The opinions expressed in previous entries may or may not express the current opinion of the author.

Monday, July 25, 2011

Wild Horses

We had a lovely week at the beach. Perfect weather, good company, lots of yummy food most of which I didn't have to cook myself, boogie boarding - and the wild horses of Shackelford Banks.

We took a little boat out from Beaufort, NC to a small island called Shackelford Banks, home to about 120 "Banker" horses, descended from 16th century Iberian horses. The horses are also found on other neighboring islands. They're about 14 hh, mostly variations of chestnut coloration. The breed possesses a rare genetic marker known as Q-ac - whatever that means - which proves the horses are descended from ancient Spanish stock. Apparently, they have only five lumbar vertebrae instead of six, a trait they share with Arabians and with other Spanish breeds. A number of them have bi-colored manes, like Fjords, although I didn't see any eel stripes. They have characteristic short, sloping quarters.

When we landed on the island, we didn't have to walk far before we found a little band of three mares and a stallion. A couple hundred yards further on, there was another group of three mares, a yearling, and a stallion, who was grazing a little distance from the mares, but aware of their location.

On the way back to the island beach for a dip, we passed another group of mares with a foal - no stallion in sight, but perhaps he was hidden, or perhaps they could have been part of the first group we saw.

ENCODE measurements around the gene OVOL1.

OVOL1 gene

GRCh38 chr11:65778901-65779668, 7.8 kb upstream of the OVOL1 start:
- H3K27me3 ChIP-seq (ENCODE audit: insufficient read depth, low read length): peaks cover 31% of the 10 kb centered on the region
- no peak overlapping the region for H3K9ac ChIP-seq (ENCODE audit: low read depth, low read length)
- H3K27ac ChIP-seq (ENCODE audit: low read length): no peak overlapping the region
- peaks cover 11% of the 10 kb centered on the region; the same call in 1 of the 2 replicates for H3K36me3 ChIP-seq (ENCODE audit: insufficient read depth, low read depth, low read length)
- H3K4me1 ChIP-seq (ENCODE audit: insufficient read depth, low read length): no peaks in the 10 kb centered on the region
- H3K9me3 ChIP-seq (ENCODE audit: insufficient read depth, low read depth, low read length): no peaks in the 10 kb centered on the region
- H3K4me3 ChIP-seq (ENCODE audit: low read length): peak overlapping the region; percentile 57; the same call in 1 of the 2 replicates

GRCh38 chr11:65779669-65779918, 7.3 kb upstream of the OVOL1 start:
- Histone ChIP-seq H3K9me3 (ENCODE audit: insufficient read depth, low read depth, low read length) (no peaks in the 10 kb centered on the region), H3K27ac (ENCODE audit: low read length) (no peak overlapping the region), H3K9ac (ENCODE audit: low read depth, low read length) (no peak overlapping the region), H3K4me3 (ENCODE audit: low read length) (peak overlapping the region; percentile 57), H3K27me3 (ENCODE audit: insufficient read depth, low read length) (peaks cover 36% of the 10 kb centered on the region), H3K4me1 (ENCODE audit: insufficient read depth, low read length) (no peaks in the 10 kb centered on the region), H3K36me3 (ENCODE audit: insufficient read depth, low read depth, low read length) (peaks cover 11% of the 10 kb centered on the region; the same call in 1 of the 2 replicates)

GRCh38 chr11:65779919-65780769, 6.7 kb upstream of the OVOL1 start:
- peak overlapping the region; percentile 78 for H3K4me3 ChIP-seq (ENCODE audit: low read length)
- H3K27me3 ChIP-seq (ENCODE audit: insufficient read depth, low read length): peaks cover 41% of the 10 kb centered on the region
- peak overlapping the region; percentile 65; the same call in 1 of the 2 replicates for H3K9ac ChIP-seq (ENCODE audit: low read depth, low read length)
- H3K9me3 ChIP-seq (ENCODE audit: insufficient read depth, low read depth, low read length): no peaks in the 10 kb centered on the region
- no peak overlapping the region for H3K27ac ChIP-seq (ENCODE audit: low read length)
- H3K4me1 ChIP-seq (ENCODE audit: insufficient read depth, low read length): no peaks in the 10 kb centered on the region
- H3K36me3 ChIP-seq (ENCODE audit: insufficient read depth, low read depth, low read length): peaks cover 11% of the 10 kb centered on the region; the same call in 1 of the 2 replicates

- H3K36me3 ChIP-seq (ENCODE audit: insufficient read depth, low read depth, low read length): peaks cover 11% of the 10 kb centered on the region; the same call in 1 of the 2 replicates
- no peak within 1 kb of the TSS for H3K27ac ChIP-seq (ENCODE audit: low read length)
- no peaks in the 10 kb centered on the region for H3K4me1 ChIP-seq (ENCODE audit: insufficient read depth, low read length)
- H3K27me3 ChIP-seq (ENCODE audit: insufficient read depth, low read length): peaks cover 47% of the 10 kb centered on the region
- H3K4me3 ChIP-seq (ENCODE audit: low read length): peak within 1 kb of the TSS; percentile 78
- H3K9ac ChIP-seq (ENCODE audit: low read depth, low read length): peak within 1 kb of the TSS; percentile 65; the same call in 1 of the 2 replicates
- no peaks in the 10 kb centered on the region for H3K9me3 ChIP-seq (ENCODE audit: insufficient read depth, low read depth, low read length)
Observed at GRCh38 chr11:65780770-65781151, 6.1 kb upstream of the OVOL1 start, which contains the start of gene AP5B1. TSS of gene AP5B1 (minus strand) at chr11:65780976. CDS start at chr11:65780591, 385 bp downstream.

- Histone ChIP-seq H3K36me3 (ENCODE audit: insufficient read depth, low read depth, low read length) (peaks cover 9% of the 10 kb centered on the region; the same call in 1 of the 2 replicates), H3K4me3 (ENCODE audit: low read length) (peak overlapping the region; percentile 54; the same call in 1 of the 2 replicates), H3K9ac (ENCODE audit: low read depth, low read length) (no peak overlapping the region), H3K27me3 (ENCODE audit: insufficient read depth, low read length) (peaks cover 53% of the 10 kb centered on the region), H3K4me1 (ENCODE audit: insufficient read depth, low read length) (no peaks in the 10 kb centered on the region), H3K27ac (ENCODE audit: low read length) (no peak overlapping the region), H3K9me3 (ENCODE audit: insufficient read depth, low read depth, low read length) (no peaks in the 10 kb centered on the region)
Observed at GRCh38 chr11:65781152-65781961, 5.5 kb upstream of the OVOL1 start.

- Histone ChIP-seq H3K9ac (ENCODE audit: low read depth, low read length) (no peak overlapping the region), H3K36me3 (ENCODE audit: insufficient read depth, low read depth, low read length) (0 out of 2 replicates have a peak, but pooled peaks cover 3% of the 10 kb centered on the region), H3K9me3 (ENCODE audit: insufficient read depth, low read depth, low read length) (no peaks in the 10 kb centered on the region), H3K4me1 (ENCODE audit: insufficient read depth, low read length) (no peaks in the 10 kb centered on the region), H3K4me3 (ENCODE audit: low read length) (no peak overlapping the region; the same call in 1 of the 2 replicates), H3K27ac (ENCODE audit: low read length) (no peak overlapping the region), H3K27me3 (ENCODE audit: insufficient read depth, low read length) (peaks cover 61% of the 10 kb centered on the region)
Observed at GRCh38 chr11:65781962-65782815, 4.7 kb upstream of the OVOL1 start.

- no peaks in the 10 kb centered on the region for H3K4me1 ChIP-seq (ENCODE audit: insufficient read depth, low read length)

First sighting.
Friendly mare.

Mother, yearling (still nursing), another mare
Stallion grazing apart from his mares.
Manure pile.
The horses all looked as if someone had spent hours combing their manes and tails - the result of constantly brushing up against the prickly undergrowth on the island.

The second group we met contained a couple of rather warm-hearted mares, who seemed to look kindly upon us. We crept up close as they stood for a little nap, stopping when the closest mare reacted. She let us approach to within 15 feet or so, and we sat down near her as she stood with her eyelids drooping. We didn't stay long, as the yearling's mother looked a bit anxious about having interlopers at such close quarters. Or maybe she just looked oppressed at having such a giant baby still nursing, as she was quite thin.

We returned home today. Look who came with us ....


  1. What a cute little killer whale kitty!

    And nice photos of the wild horses. I'm surprised they let you get so close. I've never heard of the Banker horses before.

  2. Wonderful that you could go and visit a herd of wild horses during your holidays and looks you had great weather for it too! I'm afraid we're suffering from St. Swithin's curse! Love the photos

  3. I had to look up St. Swithin's curse - please tell him we'd be happy to have 40 days of rain instead of you!